In the past forty years, generations of Vietnamese have suffered from disproportionately high rates of both physical and mental disabilities which have resulted in profound human and economic costs. Many Vietnamese officials and citizens attribute high concentrations of certain disabilities with exposure to Agent Orange and other wartime defoliants used by the US military.
The Aspen Institute is leading an effort to raise awareness within the international community about Vietnam's disabled population and the positive steps that have been taken and must continue to be taken to address the humanitarian challenges faced today by thousands of Vietnamese families. The institute established the Agent Orange in Vietnam Fund dedicated to funding non-governmental organizations and health care providers to expand the treatment, training and education services needed to address the challenges of the disabled in Vietnam, regardless of cause, but with particular attention to locations like Da Nang where major dioxin "hotspots" are associated with clusters of particular disabilities. The Da Nang Public-Private Partnership for Children will scale-up a pilot project already on the ground using the Hope System to provide services to children in the Cam Le district of Da Nang, which is directly adjacent to the airport and its dioxin hot spot.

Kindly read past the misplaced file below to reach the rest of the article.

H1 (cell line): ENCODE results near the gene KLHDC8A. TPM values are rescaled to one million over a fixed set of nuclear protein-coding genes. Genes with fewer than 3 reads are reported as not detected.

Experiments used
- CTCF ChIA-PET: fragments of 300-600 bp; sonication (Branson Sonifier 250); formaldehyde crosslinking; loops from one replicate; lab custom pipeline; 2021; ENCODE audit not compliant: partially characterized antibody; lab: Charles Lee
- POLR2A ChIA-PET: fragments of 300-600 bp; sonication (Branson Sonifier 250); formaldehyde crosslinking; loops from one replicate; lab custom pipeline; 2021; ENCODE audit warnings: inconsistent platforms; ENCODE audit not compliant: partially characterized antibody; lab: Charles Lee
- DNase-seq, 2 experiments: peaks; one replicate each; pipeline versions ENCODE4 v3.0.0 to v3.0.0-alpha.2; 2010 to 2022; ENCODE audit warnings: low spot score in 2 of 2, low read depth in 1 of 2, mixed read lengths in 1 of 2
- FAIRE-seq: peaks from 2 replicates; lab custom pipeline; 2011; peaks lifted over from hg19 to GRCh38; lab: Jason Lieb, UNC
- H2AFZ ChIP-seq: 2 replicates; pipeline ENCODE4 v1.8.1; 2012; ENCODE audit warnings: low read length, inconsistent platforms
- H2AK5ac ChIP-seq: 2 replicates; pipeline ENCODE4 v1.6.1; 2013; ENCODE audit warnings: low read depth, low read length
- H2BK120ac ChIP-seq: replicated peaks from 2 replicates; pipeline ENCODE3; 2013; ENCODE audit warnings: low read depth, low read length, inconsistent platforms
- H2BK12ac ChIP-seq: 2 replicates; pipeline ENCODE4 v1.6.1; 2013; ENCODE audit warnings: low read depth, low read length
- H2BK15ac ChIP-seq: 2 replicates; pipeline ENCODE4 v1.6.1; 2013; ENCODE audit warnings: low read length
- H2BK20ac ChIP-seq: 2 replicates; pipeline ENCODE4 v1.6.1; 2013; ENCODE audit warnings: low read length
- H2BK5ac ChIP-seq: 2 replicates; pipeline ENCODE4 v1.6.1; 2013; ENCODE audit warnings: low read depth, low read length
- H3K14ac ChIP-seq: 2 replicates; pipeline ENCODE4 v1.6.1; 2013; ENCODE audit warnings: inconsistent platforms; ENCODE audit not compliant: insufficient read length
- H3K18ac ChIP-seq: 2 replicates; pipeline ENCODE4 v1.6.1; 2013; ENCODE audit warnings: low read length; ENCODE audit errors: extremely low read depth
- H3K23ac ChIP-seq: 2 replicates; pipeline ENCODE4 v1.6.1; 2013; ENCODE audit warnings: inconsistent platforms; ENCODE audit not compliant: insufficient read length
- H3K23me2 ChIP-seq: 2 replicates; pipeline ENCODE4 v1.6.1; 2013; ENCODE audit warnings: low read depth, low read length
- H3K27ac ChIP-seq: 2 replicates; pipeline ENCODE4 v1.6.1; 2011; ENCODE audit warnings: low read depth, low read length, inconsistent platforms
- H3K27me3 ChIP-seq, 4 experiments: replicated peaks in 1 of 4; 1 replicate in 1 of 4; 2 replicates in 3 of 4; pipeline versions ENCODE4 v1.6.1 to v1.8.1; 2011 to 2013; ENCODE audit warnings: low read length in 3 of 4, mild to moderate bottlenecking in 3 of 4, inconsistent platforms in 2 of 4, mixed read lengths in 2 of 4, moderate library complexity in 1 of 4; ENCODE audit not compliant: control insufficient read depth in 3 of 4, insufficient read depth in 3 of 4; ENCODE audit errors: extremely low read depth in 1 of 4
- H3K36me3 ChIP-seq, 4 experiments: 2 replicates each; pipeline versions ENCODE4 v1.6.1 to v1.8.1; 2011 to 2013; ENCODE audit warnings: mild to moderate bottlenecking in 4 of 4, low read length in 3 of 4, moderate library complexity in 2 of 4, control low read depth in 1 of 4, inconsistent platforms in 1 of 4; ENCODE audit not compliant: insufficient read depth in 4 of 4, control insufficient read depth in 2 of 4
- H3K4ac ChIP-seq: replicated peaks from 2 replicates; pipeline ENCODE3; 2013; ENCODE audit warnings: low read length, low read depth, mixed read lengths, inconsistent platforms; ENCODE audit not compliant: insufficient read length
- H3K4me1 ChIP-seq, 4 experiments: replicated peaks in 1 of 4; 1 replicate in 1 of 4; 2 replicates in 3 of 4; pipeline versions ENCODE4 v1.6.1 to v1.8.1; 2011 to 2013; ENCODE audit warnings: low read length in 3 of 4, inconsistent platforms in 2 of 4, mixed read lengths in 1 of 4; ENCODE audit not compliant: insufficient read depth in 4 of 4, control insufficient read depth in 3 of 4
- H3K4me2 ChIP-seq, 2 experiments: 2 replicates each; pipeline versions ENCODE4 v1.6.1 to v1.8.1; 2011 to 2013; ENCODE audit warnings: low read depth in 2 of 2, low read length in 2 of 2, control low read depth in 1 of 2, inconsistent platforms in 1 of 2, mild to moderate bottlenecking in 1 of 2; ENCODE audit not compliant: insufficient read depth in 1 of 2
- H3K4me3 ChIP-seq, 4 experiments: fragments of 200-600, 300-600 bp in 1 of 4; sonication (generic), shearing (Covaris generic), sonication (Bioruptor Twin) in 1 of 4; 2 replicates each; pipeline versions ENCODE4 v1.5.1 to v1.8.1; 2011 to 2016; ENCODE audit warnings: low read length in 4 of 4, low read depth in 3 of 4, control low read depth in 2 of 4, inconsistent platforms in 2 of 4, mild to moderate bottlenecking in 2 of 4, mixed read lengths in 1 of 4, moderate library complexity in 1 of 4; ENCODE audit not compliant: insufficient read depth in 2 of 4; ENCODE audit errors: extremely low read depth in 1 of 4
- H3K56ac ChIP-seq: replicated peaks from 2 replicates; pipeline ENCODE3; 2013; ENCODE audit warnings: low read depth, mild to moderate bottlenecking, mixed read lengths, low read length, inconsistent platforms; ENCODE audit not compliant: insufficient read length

The Hope System of Care (HSC) weaves medical, housing, educational, vocational, social integration and other supports into a coordinated and personalized care regimen. It features a case manager who works with trained paraprofessionals to evaluate each disabled child's particular needs and family situation to recommend a comprehensive care plan. Then a team of specialists from government agencies, educational institutions and medical facilities across the relevant disciplines evaluates the child's plan and monitors progress, while the Case Manager and paraprofessionals work with the family to carry out the plan.
|Location||Viet Nam, East Asia and Pacific|
|Value||USD 628 Thousand|